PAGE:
Free-speech advocates to panel: Find constitutional ways to keep kids safe online

Tuesday, July 18, 2000

WASHINGTON – First Amendment experts urged a special study committee yesterday not to seek to protect children against Internet pornography by recommending measures that fail to pass constitutional muster.

Elliot Mincberg, vice president and general counsel for People for the American Way, Paul McMasters, First Amendment ombudsman for The Freedom Forum, and Marvin Johnson, legislative counsel for the American Civil Liberties Union, testified at the first meeting of a panel created by Congress to study ways to keep pornographic material away from children on the Internet.

The panel, which is chaired by former Attorney General Richard Thornburgh and is operating under the auspices of the National Research Council, is charged with developing possible amendments to federal criminal law or other law enforcement techniques to deal with the problem.

Two other witnesses, Bruce Taylor and Robert Flores, represented the National Law Center for Children and Families. Both are former prosecutors who told the panel that part of the problem is the reluctance of the Justice Department to prosecute Internet pornographers.

“The Justice Department has absolutely neglected its obligation to enforce the law in this area,” Flores said.

Taylor said if the government “prosecuted some of these cases,” there wouldn't be so many pornographic sites on the Internet. “There shouldn't be any child pornography in cyberspace,” he said.

Mincberg reminded the panel that every law so far aimed at restricting Internet content has been struck down by the courts as unconstitutional, and that seeming solutions such as Internet filters or rating systems have troubles clearing First Amendment hurdles as well. Filters or rating systems work if they give “optimum choice to a family,” Mincberg said. “The difficulty comes when there are mandates.”

Johnson said it is possible to protect children and comply with the First Amendment as long as certain things are kept in mind. When considering restricting content, he said, it is important to realize that what is being restricted is speech. Before heading in that direction, he said, there must be a compelling government interest, and the proposed rules must be narrowly tailored.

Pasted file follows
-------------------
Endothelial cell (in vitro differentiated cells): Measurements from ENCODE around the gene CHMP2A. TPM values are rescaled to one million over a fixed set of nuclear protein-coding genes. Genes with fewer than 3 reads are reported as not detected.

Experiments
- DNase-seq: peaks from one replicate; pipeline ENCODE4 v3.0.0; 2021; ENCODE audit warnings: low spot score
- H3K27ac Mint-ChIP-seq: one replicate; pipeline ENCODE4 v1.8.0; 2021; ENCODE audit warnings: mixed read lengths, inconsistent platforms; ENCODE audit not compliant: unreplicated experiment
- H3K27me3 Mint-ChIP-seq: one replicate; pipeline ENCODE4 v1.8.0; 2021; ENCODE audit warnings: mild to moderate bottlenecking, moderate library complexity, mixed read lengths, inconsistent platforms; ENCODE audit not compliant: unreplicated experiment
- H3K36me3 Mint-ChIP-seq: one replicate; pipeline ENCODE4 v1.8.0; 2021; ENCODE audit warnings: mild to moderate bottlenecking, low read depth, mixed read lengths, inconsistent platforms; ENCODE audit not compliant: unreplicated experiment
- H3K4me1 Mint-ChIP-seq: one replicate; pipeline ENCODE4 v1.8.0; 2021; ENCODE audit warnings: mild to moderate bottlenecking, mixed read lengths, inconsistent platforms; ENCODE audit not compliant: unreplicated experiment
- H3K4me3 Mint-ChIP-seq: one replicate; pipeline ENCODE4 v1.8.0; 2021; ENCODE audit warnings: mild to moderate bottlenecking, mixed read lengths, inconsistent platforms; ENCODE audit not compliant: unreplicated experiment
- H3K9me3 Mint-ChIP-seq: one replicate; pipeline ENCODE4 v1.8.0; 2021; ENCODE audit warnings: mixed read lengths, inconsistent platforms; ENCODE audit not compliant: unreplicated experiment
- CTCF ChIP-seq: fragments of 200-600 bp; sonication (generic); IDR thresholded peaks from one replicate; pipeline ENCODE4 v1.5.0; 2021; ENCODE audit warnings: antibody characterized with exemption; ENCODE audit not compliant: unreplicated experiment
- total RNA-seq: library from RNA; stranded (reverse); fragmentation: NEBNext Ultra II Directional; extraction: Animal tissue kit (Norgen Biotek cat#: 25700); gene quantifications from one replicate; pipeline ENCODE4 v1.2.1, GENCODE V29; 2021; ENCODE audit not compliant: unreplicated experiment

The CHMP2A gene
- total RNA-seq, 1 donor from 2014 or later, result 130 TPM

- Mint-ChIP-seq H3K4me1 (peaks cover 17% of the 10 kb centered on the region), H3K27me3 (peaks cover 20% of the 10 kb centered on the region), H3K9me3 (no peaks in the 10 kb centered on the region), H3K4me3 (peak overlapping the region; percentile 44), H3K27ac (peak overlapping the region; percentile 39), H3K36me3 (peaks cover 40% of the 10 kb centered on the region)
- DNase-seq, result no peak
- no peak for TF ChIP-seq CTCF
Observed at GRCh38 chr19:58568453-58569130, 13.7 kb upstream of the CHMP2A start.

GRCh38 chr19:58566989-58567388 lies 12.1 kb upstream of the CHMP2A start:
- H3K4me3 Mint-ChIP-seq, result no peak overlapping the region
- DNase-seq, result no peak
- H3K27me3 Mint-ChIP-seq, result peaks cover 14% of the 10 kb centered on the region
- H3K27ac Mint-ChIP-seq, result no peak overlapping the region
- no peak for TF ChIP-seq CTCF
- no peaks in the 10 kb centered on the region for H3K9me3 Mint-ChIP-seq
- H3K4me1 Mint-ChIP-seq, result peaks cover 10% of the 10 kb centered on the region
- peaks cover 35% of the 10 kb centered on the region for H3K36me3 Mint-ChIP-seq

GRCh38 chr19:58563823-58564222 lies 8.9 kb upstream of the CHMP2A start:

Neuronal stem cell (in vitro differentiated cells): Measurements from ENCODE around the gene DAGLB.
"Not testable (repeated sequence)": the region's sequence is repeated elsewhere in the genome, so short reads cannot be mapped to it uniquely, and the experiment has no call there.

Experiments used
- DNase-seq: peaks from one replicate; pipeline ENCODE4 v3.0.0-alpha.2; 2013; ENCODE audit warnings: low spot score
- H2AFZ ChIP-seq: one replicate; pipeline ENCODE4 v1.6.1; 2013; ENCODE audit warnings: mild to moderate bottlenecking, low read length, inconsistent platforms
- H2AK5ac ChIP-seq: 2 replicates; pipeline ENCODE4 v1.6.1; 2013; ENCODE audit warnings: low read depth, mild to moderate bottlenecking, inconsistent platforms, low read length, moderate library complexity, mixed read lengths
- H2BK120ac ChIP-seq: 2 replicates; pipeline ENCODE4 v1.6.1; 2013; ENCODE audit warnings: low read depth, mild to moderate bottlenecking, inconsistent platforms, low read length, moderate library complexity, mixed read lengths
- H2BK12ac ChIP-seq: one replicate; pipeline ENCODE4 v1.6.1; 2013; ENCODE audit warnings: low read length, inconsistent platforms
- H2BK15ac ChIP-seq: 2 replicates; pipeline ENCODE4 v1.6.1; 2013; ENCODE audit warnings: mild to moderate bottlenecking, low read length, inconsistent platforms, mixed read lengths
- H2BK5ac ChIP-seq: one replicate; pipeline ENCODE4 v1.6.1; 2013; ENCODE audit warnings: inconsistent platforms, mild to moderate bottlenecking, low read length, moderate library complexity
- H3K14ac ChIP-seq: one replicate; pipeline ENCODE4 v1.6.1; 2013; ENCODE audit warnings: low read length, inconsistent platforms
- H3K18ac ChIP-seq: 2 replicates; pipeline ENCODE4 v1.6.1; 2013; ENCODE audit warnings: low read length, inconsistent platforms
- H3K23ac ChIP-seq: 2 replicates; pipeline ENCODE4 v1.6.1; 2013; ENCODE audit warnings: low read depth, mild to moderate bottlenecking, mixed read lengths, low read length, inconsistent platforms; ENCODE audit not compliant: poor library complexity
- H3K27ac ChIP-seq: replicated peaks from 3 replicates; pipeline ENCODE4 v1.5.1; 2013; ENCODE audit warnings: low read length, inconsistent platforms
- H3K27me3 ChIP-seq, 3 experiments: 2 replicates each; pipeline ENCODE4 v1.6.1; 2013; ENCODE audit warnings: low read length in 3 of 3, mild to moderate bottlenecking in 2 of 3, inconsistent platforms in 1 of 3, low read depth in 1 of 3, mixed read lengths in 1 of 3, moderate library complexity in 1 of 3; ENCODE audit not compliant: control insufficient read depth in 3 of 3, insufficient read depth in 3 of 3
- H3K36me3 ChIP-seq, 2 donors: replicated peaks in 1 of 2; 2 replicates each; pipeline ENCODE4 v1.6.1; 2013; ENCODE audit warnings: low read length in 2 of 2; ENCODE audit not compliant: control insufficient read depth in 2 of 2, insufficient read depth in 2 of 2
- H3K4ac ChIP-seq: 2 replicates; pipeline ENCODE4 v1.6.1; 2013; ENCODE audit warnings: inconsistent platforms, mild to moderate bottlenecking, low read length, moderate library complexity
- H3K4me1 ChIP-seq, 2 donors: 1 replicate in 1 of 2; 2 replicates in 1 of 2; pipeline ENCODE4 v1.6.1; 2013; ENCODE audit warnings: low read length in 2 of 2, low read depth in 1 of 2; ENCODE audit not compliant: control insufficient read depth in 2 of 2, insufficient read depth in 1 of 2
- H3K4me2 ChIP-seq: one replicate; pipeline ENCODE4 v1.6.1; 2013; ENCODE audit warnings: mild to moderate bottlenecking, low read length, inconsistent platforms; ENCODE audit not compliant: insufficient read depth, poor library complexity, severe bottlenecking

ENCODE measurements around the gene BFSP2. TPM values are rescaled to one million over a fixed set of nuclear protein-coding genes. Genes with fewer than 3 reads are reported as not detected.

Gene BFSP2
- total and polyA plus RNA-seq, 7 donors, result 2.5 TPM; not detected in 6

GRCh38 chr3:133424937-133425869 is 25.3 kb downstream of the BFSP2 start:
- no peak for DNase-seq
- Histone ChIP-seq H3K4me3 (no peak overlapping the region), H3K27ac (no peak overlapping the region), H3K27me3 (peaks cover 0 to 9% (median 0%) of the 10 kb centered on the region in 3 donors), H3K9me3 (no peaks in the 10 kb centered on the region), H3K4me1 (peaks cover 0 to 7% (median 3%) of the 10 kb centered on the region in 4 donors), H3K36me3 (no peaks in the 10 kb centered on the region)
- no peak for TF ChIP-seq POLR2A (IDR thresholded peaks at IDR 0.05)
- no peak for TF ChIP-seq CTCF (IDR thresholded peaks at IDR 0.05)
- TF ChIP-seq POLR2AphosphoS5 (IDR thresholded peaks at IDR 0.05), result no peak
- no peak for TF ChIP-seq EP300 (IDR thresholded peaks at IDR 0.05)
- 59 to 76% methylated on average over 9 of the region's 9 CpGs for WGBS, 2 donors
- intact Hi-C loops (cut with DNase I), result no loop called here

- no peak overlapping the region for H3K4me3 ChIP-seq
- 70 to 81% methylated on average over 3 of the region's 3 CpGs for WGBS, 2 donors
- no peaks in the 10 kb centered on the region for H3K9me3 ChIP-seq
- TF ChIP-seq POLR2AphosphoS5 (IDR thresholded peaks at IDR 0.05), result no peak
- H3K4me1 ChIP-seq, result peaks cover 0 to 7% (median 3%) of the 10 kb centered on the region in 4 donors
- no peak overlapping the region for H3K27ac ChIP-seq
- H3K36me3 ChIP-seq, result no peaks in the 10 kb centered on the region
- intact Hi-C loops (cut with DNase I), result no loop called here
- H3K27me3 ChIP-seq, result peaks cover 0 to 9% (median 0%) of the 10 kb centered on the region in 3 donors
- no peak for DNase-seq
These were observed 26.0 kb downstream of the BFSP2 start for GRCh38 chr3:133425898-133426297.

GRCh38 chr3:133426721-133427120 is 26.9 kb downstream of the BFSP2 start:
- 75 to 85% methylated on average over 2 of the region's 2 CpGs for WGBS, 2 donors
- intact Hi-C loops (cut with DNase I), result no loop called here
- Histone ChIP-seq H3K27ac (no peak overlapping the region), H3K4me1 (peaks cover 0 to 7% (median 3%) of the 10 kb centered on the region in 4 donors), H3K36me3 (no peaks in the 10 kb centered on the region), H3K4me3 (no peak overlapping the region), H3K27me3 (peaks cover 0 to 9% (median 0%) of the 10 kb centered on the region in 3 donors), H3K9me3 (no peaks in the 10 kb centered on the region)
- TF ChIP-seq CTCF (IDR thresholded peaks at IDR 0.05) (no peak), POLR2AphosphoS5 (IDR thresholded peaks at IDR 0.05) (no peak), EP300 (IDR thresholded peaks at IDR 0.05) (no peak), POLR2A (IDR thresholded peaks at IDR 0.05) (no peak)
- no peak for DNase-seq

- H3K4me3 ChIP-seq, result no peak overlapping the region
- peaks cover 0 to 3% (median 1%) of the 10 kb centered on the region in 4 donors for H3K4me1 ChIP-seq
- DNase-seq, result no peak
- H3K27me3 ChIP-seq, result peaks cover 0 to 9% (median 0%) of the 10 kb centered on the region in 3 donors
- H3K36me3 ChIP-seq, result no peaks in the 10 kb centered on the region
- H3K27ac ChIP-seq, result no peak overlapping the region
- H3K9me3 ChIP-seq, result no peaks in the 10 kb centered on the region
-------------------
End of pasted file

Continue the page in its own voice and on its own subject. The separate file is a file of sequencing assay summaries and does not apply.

Johnson said this point was best made by Supreme Court Justice Felix Frankfurter in a 1957 ruling, Butler v. Michigan: “You cannot burn down the house to roast the pig.”

Where government frequently errs in its attempts to restrict, Johnson said, is by drafting provisions that are overly broad or too vague. A too-vague rule keeps individuals from knowing specifically what is prohibited, he said, so they are often compelled to “steer a wide path” around potentially objectionable activities. That has the effect of chilling speech, he said. An overly broad provision “sweeps away things that are constitutionally protected” as well as the intended target, he said.

“The First Amendment should not be viewed as an obstruction or something we didn't have to look at,” but rather as a vision guiding the panel in the proper direction, said McMasters.

He told the panelists that they need to remember that all existing blocking tools or filters are technologically based and as such “are at best temporary solutions. They will be worked around.” McMasters said “the only sensible approach” is to encourage parents to exercise greater responsibility for their children's actions and to better educate children and parents alike.

“The ideal strategy is education and voluntary efforts that enable parents, guardians and teachers to help children become Internet savvy,” McMasters said. “It is the only strategy that protects parents' rights to instill the standards and values they wish for their children. It is the only strategy that safely protects the First Amendment rights of both speakers and listeners. It is the only strategy that is safe from paralyzing legal challenge.”

McMasters told the panel that children are “remarkably resilient” and can both survive and thrive without having their First Amendment rights restricted. But Flores disagreed, saying there needs to be more focus on “the safety of the user.”

“It is not enough to say my kids are resilient,” Flores said. “I don't want them to go through that experience.”

Taylor said he didn't like proposals that would have Web sites rate themselves in terms of content because that wouldn't reach the problem areas. Instead, he said he favored provisions that would identify users of the Internet so that certain Web sites or browsers would know automatically that children should be blocked from some sites.

But Johnson said the panel needed to remember that anonymous speech is also protected by the First Amendment and mandating identifiers would infringe on that right.

Filters, however successful, cannot be 100% effective either, the First Amendment experts agreed, and will inevitably “over- or under-block” certain sites. But they said they have no problem with filters if they are used on a voluntary basis and do not block the rights of others to access materials under the guise of protecting children.

“I have absolutely no problem with filters or their accuracy rate,” McMasters said. “It depends on where they're used.”

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